TAITMAIL Derry, Irish cultural enterprise and Heaney

I was in Derry a few days before Lyra McKee was killed, a place I’ve grown an affection for over the years.

I was there last in 2013 when it was the first UK City of Culture, and there was such hope and aspiration about the place as international artists like Hofesh Shechter, teaching them to dance, made Derry’s young feel that they could be counted as well, as they never had been before. The digital industries would come, soft power would prevail at last, globals would see the value of this beautiful place and its cheap labour, and invest in jobs and dreams. 
 
The promise was never kept. The globals came, spent the investment grants, and left.  Now Derry, Ulster’s second city, has an unemployment level twice that of the rest of the province; PWC’s economic indicators put Derry at the bottom of the UK’s 57 cities; entrepreneurship is at best 6.6% in Northern Ireland, at worst 4.2%, and that’s in Derry. It has the second cheapest housing in the UK after Stirling in Scotland, and the lowest home ownership in the country.
 
Lisa McGee, a local girl who saw the comedy in this city of young people to create Chanel 4’s hit Derry Girls, said this week that you need look no further than the economics for the reason why the New IRA has emerged from the youth of the city’s council estates. “They've been forgotten” she said. “They see no future here”.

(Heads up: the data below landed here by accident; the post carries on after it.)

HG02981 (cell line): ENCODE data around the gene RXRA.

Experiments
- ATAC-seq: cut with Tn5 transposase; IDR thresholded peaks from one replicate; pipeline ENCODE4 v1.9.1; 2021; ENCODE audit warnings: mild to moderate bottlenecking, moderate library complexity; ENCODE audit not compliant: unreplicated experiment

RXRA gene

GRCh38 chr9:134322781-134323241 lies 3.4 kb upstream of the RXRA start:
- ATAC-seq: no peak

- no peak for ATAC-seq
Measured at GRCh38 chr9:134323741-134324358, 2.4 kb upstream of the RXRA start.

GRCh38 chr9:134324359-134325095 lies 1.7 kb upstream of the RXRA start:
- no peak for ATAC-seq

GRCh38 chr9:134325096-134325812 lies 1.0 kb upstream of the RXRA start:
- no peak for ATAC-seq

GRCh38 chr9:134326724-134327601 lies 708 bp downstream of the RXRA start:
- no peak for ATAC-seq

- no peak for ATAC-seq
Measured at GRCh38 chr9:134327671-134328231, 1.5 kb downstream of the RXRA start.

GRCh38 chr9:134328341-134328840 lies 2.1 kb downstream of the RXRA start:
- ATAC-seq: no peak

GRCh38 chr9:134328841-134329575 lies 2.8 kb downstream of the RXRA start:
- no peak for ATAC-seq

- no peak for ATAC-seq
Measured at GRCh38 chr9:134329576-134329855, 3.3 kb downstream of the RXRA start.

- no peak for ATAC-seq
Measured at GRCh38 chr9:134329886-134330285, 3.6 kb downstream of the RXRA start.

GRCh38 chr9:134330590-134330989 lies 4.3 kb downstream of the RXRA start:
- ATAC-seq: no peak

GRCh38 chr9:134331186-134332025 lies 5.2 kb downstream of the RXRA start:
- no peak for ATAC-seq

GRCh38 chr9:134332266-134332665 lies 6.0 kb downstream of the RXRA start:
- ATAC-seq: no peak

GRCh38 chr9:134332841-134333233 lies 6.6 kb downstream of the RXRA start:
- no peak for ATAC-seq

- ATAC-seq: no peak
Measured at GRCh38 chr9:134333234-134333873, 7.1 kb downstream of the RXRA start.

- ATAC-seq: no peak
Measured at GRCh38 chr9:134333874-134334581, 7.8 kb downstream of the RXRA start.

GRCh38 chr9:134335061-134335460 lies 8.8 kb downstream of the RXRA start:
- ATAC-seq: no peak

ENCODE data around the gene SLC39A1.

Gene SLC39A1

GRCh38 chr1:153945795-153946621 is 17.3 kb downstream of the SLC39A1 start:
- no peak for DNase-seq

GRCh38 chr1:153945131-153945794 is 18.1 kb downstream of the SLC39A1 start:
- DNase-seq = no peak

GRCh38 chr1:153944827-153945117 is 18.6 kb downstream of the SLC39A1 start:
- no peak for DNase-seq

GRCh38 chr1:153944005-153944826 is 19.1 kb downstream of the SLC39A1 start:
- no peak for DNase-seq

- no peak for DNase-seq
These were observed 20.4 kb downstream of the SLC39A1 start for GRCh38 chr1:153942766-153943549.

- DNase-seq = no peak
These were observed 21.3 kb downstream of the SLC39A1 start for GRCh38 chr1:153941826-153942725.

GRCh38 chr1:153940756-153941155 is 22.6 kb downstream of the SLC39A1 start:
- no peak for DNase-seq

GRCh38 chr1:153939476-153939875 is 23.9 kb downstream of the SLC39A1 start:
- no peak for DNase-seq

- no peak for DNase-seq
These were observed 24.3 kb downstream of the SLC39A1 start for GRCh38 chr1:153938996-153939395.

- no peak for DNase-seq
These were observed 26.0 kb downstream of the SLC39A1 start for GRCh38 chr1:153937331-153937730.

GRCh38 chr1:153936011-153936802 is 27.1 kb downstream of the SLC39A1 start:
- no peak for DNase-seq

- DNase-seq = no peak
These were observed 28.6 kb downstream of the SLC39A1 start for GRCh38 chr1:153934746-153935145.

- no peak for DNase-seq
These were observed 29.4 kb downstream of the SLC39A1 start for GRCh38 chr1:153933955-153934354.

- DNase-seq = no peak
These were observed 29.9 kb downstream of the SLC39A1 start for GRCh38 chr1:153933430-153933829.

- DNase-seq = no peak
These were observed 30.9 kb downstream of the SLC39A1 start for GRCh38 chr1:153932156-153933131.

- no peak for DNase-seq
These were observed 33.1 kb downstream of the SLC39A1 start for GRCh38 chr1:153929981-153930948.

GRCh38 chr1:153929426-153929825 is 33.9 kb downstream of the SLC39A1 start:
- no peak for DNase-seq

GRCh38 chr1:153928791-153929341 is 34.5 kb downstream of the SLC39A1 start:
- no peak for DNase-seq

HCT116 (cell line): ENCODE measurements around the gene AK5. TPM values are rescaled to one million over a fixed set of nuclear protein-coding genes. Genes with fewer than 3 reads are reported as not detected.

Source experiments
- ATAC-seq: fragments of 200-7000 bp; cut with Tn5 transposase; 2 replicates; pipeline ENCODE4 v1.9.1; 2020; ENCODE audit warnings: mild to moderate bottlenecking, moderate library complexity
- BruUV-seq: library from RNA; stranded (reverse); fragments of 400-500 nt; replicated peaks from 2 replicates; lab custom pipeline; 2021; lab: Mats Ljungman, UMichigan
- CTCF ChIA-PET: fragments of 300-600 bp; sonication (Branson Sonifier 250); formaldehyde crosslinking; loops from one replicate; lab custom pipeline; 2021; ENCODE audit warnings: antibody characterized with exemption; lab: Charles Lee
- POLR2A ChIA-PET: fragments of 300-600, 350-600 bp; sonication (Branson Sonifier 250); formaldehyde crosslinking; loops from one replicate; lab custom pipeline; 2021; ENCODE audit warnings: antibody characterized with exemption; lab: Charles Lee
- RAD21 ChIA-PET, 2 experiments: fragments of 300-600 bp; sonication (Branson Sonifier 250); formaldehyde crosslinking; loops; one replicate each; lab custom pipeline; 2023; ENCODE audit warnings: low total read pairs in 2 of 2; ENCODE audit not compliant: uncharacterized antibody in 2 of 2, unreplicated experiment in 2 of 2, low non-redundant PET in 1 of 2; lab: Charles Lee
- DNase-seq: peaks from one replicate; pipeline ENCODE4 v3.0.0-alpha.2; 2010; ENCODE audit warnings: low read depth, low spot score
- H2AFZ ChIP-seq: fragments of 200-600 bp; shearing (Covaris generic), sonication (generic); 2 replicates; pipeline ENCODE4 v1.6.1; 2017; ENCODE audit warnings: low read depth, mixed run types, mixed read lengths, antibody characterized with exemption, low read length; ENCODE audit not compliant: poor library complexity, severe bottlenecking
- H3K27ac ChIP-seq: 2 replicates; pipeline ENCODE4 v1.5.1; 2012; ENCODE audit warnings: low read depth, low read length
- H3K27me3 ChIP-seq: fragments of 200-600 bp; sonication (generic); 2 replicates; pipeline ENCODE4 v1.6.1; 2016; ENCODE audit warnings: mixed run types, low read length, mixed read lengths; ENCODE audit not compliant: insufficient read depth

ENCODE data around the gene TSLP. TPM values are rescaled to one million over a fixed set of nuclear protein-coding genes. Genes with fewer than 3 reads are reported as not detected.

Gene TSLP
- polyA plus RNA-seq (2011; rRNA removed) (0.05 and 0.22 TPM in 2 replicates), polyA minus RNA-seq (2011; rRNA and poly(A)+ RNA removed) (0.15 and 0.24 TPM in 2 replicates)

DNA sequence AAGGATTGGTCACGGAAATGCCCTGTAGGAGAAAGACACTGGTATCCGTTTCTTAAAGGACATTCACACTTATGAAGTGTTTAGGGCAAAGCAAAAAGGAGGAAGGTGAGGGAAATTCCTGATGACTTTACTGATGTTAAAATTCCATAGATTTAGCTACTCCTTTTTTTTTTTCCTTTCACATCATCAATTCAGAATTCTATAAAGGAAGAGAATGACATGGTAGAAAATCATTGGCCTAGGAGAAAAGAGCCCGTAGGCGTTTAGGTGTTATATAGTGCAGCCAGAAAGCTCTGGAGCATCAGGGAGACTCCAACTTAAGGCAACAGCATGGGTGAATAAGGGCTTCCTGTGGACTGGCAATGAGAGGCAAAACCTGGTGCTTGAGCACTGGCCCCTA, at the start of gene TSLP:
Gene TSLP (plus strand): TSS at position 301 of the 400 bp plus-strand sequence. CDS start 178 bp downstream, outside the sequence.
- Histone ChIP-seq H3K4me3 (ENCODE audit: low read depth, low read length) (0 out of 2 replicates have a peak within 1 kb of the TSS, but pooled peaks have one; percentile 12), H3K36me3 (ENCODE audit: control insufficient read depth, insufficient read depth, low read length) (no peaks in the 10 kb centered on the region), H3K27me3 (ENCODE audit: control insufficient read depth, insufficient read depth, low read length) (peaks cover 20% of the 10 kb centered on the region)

Martin McGuinness’s city thought it was going to use its Year of Culture to bring business, rather than redouble its cultural credentials to make its mark as we were given to believe, and it has failed – tragically, as it turns out. That’s not to say that if being City of Culture had the effect here it has had in Hull McKee would still be alive, but it’s a thought.
 
                                                                 Image shows Derry’s Bogside, scene of Bloody Sunday, looking up towards Creggan where Lyra McKee was shot
 
Thirty minutes’ drive along the River Foyle is a stunning contrast, in the home town of Seamus Heaney, who had started his education in Derry. When he died in 2013 the local authority immediately made funding available for a biographical museum in the tiny community of Bellaghy, a population of barely 1,000 on the county border of Derry and Antrim. It opened in 2016 and 35 times the size of its population visit the Seamus Heaney HomePlace a year, built on the site of a police fortress. 
 
So cafés have opened, the pubs are doing food, there’s bed and breakfast and guesthouses. In HomePlace’s first year the multiplier effect to the local economy is reckoned at £850,000, new flats are being built, and businesses are relocating here to the banks of Lough Beg, Heaney Country. But at the centre of it all is not an international deal or a government programme: it’s an artist who happened to have earned international acclamation, but from a place where he counted himself as just a member of the community – as is the way of such places, everyone here is related one way or another, and even the HomePlace manager is Heaney’s nephew. His museum achieved its target footfall in its first year and he has no ambitions for any more – this is a self-conscious rural community, for heaven’s sake, not a walled city.
 
Derry was conned into prostituting its cultural promise by its politicians ambitious to stride the international marketplaces as a Celtic dragon, in vain; Bellaghy has eased itself into the 21stcentury thanks to its luck at being the birthplace of a literary giant which it has exploited in a gentle, good-humoured, Irish way.

 

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